The Cheltenham Festival was cited as a factor with 19 of the 28 races going their way this year, compared to only 11 in 2016.
The group, which in March detailed a revenue increase of 18 per cent to £1.55 billion in its first full-year results as a merged company, saw its underlying operating profit hit £91 million in the three months to March 31, an increase of 114 per cent on the same period in 2016.
The group’s underlying Ebitda (earnings before interest, tax, depreciation and amortisation) rose by 83 per cent on a constant currency basis to £111m.
Paddy Power Betfair also revealed it has benefited from the fall of the pound against the euro in the wake of the UK’s vote to leave the European Union, with the company saying it witnessed “a £23m benefit from the translation of non-UK revenues due to the weakness of sterling”.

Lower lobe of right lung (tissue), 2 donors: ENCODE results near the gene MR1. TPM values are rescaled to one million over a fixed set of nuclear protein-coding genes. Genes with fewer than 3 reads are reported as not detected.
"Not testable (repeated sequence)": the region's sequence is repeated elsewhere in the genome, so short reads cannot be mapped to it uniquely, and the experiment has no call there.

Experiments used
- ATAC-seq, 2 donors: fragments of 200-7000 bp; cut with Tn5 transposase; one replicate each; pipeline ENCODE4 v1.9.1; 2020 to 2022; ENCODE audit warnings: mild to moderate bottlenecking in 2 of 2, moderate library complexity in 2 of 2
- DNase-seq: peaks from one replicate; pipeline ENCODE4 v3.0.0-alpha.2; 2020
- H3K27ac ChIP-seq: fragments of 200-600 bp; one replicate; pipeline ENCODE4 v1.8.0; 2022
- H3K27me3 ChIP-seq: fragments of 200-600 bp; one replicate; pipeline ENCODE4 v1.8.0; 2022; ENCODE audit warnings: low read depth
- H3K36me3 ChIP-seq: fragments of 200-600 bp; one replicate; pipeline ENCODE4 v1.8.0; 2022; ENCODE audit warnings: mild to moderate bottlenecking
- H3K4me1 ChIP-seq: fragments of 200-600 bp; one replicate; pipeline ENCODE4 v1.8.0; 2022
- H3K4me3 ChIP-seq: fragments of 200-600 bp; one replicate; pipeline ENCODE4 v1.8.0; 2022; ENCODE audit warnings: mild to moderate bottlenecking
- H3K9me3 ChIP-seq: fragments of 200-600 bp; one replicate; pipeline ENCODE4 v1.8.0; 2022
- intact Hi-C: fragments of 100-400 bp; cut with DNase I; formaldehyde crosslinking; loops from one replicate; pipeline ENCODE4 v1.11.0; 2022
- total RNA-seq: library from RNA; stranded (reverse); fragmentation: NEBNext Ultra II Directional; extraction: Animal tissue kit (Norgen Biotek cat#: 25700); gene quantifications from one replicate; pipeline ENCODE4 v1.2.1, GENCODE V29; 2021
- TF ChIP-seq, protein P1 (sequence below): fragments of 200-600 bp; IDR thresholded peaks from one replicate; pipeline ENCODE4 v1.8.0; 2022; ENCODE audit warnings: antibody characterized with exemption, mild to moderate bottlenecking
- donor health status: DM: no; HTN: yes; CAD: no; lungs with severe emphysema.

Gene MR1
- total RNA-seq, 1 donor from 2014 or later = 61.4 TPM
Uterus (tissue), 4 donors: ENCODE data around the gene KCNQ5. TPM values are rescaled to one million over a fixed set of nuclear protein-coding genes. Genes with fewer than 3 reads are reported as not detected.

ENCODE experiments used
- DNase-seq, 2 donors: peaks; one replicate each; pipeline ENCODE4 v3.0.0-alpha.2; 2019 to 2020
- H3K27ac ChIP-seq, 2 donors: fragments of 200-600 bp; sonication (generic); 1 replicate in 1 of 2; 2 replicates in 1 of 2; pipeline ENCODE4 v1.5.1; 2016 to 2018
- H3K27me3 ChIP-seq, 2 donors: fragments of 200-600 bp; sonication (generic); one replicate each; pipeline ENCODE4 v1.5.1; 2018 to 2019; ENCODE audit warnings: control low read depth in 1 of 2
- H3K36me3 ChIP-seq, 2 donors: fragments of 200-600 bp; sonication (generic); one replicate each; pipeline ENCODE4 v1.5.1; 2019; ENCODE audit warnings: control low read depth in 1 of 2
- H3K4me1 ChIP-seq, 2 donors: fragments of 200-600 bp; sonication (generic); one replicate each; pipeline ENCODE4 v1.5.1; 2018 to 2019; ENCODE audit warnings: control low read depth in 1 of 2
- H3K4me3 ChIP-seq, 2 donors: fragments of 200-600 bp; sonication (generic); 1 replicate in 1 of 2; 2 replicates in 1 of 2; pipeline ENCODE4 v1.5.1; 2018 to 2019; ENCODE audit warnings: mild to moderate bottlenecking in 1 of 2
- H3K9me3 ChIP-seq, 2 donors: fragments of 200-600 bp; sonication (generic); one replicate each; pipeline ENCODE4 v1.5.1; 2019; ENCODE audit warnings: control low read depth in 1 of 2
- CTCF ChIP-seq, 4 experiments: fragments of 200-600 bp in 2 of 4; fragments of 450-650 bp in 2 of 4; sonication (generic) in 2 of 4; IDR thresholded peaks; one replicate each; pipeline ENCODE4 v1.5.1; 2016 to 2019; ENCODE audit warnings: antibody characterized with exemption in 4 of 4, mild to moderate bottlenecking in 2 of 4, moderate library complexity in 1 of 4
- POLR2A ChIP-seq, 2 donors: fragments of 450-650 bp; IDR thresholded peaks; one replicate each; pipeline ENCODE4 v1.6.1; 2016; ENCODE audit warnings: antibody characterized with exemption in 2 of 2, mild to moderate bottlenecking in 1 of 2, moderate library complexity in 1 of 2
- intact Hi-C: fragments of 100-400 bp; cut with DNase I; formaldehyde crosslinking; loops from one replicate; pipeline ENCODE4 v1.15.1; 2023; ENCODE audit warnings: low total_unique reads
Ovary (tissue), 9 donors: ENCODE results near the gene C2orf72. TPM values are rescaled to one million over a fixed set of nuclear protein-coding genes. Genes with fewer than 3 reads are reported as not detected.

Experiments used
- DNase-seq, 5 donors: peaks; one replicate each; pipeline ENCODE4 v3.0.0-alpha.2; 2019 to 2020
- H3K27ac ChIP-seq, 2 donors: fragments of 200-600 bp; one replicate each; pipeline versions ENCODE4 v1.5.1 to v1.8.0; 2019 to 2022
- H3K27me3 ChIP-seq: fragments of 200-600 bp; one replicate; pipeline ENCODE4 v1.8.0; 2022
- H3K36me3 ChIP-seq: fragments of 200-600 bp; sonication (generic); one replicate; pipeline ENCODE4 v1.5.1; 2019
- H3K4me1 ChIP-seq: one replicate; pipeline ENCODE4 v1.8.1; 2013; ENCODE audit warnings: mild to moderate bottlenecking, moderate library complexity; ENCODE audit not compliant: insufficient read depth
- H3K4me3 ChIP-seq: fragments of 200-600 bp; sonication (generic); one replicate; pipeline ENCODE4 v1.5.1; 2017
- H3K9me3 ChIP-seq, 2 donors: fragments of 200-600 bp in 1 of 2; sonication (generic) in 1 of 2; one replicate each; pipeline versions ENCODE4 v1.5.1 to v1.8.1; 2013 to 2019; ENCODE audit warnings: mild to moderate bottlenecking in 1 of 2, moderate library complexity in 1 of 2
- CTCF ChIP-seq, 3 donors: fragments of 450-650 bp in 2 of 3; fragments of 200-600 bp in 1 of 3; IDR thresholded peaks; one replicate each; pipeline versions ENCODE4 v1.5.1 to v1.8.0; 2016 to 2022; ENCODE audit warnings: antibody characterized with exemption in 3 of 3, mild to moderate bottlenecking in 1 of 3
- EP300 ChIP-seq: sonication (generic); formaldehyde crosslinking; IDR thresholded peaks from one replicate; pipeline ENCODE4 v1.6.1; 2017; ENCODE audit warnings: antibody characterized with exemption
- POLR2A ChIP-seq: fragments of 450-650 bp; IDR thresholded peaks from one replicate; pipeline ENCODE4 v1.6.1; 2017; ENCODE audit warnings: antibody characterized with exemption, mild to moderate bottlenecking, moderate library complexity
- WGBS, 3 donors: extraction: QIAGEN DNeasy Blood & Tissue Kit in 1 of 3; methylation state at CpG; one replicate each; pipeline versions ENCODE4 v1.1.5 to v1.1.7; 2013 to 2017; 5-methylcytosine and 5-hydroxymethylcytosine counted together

Chief executive Breon Corcoran said: “Reversing the trend of the past two years, results at Cheltenham 2017 favoured bookmakers and this contributed to good revenue growth.
“Combined with the annualisation of merger-related cost savings and continued focus on operating efficiency, this resulted in a doubling of operating profits in the first quarter.”
However, just like Ladbrokes Coral, Paddy Power Betfair said results began to turn the way of punters in April.
“Since the end of the first quarter, at high-profile events such as the Grand National, Premier League football and the US Masters, results favoured customers, and overall gross win margins were weak in April,” said Corcoran.
FOBT report breached rules
The Association of British Bookmakers won a PR victory last week when the Parliamentary Commissioner for Standards found a report published in January by MPs who support a major cut in the maximum stake on gaming machines was in breach of the rules governing all-party parliamentary groups (APPGs).